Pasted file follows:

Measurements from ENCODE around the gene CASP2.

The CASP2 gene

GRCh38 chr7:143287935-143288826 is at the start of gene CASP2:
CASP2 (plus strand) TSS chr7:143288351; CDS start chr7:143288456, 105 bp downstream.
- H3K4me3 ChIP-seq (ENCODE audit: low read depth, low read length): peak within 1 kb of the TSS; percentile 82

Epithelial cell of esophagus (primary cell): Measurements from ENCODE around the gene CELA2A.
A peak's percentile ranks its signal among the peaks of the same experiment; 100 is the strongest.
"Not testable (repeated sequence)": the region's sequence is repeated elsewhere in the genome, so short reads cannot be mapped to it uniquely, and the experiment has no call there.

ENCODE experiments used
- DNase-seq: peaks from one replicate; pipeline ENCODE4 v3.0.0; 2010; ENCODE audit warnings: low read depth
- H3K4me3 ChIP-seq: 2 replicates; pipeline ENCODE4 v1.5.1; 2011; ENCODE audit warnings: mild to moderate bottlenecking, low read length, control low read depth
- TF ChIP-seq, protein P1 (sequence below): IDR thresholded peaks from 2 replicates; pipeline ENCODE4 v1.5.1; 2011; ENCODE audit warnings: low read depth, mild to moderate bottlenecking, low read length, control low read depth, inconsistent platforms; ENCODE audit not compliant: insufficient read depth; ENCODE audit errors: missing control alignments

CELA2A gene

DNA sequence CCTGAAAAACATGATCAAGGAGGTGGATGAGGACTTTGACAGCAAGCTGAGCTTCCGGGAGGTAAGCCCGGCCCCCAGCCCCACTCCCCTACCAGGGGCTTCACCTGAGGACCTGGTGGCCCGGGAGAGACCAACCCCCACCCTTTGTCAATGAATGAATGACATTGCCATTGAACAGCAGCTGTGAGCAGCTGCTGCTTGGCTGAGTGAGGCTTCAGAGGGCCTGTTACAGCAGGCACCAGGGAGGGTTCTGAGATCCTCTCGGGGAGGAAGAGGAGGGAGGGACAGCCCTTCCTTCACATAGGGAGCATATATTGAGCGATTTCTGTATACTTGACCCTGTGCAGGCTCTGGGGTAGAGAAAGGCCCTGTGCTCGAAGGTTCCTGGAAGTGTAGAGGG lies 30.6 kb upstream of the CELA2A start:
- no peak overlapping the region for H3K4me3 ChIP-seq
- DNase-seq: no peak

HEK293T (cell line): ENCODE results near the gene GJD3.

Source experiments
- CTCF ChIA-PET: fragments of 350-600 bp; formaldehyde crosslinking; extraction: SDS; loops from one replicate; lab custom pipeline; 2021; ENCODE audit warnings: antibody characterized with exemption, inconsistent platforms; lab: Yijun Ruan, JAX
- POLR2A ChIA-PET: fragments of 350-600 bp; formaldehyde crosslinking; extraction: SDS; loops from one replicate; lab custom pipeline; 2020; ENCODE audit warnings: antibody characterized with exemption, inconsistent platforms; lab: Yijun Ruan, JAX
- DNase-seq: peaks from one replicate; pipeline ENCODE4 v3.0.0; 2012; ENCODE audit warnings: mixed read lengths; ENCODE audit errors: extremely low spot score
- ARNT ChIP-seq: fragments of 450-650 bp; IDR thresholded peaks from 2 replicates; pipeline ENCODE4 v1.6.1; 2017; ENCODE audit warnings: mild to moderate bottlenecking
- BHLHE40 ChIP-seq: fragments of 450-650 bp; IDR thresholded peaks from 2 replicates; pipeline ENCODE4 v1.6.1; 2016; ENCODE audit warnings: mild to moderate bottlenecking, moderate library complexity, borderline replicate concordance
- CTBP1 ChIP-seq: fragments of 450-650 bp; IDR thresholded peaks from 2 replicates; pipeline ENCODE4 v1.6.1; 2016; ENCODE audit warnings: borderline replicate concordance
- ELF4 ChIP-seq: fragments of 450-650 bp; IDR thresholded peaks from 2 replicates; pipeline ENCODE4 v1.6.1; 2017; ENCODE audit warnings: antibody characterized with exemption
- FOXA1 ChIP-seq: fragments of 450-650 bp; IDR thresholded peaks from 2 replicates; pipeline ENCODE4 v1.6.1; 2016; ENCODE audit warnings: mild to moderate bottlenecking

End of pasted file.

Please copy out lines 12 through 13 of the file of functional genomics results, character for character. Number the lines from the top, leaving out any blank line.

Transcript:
- TF ChIP-seq, protein P1 (sequence below): IDR thresholded peaks from 2 replicates; pipeline ENCODE4 v1.5.1; 2011; ENCODE audit warnings: low read depth, mild to moderate bottlenecking, low read length, control low read depth, inconsistent platforms; ENCODE audit not compliant: insufficient read depth; ENCODE audit errors: missing control alignments

CELA2A gene